Image: Harvard Health

Burnout! We all know what it is and how it feels like to face that situation. A feeling of extreme stress, it is so common that everyone in any career is susceptible to burnout.
The World Health Organisation, for the first time, has recognised burnout in the International Classification of Diseases, or the ICD-11, the WHO’s handbook that guides medical providers in diagnosing diseases. The WHO decision could help put to rest decades of debate among experts over how to define burnout, and whether it should be considered a medical condition.
In its latest catalogue of diseases and injuries around the world, WHO defines burn-out as “a syndrome conceptualised as resulting from chronic workplace stress that has not been successfully managed”.
According to the new update, doctors can diagnose someone with burnout if they meet these three symptoms:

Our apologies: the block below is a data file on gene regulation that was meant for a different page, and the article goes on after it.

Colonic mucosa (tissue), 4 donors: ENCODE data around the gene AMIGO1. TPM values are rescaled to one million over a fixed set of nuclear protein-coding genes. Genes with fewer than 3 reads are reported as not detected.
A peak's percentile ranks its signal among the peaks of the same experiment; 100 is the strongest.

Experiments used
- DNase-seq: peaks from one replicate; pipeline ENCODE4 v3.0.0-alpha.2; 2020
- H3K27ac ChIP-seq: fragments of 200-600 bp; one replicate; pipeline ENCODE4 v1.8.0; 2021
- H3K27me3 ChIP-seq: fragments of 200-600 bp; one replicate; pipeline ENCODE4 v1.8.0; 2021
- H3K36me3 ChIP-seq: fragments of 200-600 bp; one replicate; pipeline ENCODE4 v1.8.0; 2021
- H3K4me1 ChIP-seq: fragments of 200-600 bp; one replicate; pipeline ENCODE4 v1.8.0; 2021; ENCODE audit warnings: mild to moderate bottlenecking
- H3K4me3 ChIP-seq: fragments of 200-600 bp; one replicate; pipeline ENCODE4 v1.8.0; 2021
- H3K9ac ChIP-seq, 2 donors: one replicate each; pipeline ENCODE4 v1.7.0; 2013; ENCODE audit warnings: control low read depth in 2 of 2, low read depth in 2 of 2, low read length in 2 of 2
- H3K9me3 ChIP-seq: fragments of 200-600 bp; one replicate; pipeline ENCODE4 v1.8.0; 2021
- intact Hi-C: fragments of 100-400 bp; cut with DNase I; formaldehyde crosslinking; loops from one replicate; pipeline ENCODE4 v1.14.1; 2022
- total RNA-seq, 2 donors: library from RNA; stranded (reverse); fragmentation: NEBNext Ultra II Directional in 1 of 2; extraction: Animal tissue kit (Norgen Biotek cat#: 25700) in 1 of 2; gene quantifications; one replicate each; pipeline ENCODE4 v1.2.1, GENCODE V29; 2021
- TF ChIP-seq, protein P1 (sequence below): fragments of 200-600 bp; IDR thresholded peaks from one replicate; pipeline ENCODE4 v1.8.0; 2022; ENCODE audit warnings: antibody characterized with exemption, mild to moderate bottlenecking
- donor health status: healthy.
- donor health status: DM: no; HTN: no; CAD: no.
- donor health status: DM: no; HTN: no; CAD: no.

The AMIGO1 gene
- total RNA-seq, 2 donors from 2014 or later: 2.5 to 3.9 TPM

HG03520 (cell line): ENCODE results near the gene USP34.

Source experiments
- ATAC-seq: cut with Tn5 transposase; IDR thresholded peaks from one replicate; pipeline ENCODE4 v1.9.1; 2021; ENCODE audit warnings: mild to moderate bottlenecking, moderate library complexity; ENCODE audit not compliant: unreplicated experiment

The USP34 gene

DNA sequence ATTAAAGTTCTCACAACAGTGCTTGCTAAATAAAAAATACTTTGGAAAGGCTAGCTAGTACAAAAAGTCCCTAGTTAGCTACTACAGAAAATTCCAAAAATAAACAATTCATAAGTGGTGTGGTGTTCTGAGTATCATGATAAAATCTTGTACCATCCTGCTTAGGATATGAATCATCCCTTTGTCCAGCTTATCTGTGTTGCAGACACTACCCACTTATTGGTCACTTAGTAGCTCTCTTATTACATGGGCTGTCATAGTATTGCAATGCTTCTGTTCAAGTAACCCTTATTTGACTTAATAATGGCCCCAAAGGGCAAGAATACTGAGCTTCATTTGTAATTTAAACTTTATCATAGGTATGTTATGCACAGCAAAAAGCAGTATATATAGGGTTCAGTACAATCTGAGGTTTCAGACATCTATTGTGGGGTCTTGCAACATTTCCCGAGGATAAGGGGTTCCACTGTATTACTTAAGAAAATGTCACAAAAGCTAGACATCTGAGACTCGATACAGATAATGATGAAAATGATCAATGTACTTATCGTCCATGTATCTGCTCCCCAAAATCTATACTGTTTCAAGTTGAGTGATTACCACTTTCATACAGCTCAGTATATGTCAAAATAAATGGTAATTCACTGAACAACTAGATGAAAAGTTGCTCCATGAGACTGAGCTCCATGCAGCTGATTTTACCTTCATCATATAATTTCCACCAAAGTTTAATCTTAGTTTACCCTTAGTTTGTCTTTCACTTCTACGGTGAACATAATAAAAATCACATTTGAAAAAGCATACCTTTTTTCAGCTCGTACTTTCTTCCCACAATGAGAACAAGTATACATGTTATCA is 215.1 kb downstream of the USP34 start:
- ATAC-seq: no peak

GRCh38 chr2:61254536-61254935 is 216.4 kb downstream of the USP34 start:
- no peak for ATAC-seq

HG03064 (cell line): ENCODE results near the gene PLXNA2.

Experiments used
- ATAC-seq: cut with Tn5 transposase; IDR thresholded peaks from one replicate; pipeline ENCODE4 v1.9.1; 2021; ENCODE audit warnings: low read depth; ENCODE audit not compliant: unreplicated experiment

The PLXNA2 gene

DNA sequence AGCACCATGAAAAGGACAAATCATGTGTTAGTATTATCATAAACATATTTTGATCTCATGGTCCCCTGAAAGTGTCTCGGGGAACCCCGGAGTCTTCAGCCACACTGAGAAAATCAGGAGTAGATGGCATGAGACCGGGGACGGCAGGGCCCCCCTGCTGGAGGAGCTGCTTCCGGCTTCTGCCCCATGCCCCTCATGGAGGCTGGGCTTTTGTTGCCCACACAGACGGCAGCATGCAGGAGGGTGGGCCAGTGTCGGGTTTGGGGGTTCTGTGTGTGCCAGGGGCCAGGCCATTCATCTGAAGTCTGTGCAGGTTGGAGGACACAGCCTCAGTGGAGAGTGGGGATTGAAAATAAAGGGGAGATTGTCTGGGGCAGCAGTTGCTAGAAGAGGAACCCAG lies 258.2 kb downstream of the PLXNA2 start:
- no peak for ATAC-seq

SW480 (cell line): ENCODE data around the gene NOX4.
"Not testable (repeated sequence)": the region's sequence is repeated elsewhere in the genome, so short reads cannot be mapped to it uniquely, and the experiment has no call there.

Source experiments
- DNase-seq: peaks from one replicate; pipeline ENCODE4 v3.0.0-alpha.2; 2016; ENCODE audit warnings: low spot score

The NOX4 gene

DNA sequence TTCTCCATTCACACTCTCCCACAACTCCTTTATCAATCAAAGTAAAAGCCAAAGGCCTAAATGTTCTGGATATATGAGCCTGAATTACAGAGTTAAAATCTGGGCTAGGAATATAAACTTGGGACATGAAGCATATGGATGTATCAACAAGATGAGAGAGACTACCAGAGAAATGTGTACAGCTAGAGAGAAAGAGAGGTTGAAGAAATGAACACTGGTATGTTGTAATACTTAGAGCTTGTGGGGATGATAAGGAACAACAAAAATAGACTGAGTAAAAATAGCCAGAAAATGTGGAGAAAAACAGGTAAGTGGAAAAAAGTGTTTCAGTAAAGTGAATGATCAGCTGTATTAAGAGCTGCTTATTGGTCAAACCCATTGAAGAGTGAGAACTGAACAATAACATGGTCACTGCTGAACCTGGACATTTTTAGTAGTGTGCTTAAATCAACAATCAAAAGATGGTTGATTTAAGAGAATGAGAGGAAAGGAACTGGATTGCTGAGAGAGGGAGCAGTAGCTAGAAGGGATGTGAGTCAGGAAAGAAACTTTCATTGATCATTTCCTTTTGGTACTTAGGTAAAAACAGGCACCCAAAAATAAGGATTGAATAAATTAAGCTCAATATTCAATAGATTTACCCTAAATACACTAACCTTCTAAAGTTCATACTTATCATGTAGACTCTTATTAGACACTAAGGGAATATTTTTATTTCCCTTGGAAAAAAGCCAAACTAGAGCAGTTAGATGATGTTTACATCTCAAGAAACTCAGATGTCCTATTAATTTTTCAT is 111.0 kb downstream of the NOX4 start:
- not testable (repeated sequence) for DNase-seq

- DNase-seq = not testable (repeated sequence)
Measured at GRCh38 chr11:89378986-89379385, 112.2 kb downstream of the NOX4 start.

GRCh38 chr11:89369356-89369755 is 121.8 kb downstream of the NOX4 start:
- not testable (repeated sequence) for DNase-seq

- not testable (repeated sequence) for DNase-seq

1. feelings of energy depletion or exhaustion
2. increased mental distance from one’s job, or feelings of negativism or cynicism related to one’s job
3. reduced professional efficacy
The updated ICD-11 list was drafted last year following the recommendations of from health experts around the world. It is to take effect from January 2022.
According to the classification, burnout refers specifically to the phenomena in the occupational context and should not be applied to describe experiences in other areas of life.
Burnout has long been a blurry cultural concept that has defied attempts to create a specific consensus definition scientists can all agree on. “This is the first time” burnout has been included in the classification, said WHO spokesman Tarik Jasarevic.
The classification also contains several other additions, including classification of “compulsive sexual behaviour” as a mental disorder, although it stops short of lumping the condition together with addictive behaviours. Also, for the first time, it recognises video gaming as an addiction, listing it alongside gambling and drugs like cocaine.

Source: Times of India, CNN

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